Just saying do brainstorming is not really going to help them get practice in this. So there is a second piece of advice which is a bit more methodological and that is to look at all your assets and think of all the ways something could go wrong. Now again that's exactly what the problem is - they have no clue what all the ways are in which something could go wrong.
So they could start looking at threat libraries or threat catalogs but those are huge. Like doing those as a regular exercise really works only if you have that amount of time to do threat modelling.
And some go to the extreme saying that security professionals just look at a system and they know all the problems. They don't have any kind of methodology. They know it...
[ADAM] I just want to add that I'm proud of the threat modeling book that I wrote and it's 600 pages. It's not something you give to a beginner and say “read this and then get started.” It's way too much.
So when I think about threat modeling and when I think about modeling with experts in the room, we're engaged. We're having a good time. We’re playful in our exploration of ideas. And when someone is new to something, they find it challenging. There's a learning curve that they go through.
And so when I started thinking about the gap between how I threat modelled and how people using the Microsoft Threat Modelling Tool threat modelled, there was a real difference and I was responsible for that tool so I'm casting shade on myself not anyone else and there's a model from positive psychology which is when there's a balance between the skill and the challenge that it's applied to. People develop this feeling of flow, that they're engaged, that they're enjoying, that they're productive.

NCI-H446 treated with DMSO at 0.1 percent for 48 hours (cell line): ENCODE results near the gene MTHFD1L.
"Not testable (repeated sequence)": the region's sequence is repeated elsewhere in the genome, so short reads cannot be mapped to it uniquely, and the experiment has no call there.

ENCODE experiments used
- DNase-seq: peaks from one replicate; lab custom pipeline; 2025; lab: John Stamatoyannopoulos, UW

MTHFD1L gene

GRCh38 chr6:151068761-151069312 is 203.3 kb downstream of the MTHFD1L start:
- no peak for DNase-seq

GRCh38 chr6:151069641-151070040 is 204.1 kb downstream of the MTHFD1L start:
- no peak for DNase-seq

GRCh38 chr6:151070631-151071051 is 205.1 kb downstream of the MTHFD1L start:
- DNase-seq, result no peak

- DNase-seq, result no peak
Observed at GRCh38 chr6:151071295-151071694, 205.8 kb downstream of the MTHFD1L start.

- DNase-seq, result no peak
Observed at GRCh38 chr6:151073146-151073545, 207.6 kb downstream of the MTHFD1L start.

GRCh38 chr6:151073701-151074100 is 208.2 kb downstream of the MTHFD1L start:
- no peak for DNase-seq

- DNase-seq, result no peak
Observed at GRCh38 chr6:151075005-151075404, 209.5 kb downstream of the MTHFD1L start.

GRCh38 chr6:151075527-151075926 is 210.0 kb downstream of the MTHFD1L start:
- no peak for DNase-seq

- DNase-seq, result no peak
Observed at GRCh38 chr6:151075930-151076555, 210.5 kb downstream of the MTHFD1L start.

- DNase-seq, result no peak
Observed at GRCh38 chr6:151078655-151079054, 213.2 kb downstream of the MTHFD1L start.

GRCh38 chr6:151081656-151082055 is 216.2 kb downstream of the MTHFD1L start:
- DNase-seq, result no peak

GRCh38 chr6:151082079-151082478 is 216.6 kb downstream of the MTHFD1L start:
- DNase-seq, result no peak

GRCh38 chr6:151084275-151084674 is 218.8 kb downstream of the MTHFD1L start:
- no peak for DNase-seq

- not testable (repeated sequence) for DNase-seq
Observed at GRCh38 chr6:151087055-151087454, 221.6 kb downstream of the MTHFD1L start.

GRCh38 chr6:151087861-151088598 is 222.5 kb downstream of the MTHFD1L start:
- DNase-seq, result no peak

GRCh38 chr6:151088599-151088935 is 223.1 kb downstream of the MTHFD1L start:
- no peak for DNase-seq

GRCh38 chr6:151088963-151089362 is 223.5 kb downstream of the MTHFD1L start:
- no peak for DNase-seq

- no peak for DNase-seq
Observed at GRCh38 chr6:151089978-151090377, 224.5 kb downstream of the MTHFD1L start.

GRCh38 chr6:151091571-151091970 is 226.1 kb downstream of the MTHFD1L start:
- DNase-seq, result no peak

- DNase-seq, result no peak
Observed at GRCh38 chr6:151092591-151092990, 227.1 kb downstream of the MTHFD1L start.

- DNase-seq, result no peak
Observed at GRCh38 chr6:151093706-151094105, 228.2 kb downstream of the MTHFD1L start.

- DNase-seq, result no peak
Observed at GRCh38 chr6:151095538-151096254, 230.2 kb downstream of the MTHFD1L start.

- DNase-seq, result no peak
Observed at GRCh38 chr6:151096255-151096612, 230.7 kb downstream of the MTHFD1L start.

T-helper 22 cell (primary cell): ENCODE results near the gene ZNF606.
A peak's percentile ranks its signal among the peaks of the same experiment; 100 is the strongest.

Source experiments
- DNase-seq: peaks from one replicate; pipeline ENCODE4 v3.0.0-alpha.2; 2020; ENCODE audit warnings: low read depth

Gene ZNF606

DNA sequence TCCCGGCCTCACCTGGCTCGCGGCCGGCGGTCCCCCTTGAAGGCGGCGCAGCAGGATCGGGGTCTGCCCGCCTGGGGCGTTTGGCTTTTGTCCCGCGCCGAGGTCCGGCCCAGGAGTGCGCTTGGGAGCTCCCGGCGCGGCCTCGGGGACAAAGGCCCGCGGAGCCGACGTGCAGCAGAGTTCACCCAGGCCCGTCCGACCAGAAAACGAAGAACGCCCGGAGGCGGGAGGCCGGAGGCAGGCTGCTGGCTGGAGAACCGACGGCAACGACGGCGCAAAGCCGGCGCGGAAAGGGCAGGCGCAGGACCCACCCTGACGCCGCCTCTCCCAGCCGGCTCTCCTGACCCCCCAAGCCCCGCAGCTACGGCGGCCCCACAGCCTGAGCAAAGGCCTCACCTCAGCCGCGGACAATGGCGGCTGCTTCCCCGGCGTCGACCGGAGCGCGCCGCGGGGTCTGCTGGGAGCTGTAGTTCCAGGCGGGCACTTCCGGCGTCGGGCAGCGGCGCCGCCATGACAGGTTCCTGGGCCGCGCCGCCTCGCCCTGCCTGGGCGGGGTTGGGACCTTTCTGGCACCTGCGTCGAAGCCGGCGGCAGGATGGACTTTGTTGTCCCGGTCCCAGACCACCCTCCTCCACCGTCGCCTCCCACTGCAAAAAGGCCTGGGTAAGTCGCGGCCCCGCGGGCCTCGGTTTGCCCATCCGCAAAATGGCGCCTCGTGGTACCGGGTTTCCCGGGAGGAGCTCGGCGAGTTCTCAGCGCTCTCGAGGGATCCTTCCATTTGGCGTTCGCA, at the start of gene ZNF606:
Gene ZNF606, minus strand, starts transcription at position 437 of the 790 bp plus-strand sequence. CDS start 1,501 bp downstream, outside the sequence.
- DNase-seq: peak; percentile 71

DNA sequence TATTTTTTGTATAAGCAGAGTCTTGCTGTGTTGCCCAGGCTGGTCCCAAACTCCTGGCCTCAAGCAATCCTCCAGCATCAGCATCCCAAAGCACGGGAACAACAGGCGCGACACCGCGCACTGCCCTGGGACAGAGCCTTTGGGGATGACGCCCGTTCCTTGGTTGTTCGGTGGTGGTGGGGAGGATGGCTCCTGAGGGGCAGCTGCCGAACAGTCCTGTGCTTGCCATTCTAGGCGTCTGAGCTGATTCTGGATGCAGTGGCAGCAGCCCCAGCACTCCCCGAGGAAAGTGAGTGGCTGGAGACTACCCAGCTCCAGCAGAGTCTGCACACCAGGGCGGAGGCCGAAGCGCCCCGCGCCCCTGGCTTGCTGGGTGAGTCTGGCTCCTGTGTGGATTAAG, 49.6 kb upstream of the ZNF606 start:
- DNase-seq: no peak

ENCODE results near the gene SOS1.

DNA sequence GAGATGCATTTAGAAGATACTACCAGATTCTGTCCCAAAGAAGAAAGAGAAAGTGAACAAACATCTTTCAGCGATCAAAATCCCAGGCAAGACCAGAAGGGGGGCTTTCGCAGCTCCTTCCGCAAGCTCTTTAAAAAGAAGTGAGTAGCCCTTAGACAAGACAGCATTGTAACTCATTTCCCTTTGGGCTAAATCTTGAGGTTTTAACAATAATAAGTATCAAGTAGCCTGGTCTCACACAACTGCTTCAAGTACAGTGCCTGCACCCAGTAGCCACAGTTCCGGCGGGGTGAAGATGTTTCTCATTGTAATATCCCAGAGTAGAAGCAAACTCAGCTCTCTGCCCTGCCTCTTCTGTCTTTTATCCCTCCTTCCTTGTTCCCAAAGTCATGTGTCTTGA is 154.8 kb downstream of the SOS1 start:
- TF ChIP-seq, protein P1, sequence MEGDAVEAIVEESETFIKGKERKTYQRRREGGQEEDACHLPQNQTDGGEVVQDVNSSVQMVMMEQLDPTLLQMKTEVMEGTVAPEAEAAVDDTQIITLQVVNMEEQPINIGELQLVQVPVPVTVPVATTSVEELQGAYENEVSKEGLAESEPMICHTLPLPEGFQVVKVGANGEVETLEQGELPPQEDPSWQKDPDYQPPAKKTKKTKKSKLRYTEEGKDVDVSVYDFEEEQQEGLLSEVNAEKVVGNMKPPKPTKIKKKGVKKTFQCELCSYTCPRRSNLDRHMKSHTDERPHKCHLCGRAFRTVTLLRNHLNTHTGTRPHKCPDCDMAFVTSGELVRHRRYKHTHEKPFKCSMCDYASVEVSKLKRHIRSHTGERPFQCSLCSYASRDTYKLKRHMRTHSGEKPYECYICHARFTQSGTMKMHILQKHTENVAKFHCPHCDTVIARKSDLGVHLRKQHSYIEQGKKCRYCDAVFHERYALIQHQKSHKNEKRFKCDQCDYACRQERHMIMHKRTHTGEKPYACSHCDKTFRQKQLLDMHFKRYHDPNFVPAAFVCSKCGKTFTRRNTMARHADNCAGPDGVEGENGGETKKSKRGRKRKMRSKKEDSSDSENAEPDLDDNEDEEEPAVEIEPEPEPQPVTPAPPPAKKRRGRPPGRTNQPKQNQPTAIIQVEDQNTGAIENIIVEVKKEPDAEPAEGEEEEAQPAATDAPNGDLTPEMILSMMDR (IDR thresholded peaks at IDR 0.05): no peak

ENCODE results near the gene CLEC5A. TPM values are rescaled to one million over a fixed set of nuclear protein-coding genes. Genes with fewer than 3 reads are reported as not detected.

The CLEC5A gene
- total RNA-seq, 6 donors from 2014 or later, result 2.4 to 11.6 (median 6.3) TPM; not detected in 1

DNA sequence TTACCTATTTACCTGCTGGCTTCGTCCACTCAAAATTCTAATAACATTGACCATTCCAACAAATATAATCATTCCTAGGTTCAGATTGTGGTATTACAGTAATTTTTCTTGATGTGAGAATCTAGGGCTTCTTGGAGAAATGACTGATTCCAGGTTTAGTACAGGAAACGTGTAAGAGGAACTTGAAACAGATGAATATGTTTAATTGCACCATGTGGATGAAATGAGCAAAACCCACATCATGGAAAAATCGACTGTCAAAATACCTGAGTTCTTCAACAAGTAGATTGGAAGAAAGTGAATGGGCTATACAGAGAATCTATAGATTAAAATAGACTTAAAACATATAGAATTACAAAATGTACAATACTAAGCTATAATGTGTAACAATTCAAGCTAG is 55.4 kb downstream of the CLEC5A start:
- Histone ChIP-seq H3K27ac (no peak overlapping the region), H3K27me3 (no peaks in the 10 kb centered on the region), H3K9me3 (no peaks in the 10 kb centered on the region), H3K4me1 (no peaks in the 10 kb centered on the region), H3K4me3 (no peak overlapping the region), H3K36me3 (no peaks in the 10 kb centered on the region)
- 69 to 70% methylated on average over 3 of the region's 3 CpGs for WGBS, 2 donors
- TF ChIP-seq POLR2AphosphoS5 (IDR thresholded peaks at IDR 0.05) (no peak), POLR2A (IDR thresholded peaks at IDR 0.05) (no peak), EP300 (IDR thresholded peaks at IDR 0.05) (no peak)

And when we go from point A to point B, we go from a low challenge to a higher challenge without a corresponding increase in skill, people develop anxiety. On the other hand if you go from point A to point C your skill increases and challenge doesn't increase at the same time, you get bored and so we need to build this balance between skill and challenge.
And you'll see this in video games. When you start a new video game there's a training level in which they're explicitly and intentionally taking you through this challenge:
You're developing these skills in a low challenge environment. Then a monster might show up. And so this approach can be used as we engineer and design systems of teaching, design systems to bring people new skills.
When I think about threat modeling I think about four key questions:
There's lots of ways to answer each of these questions ranging from “what are we working on” - this might be a whiteboard diagram or it might be something very fancy. “What can go wrong?” Different ways to answer the questions.
A we get into Elevation of Privilege. And Elevation of Privilege was created to be the easy way to learn how to threat model. We start with something super simple like a whiteboard diagram and in software we draw diagrams like this all the time. So that's what you do to get started with Elevation of Privilege: you draw a picture.
[Mark] And then what you do is sit down and play the Elevation of Privilege card game.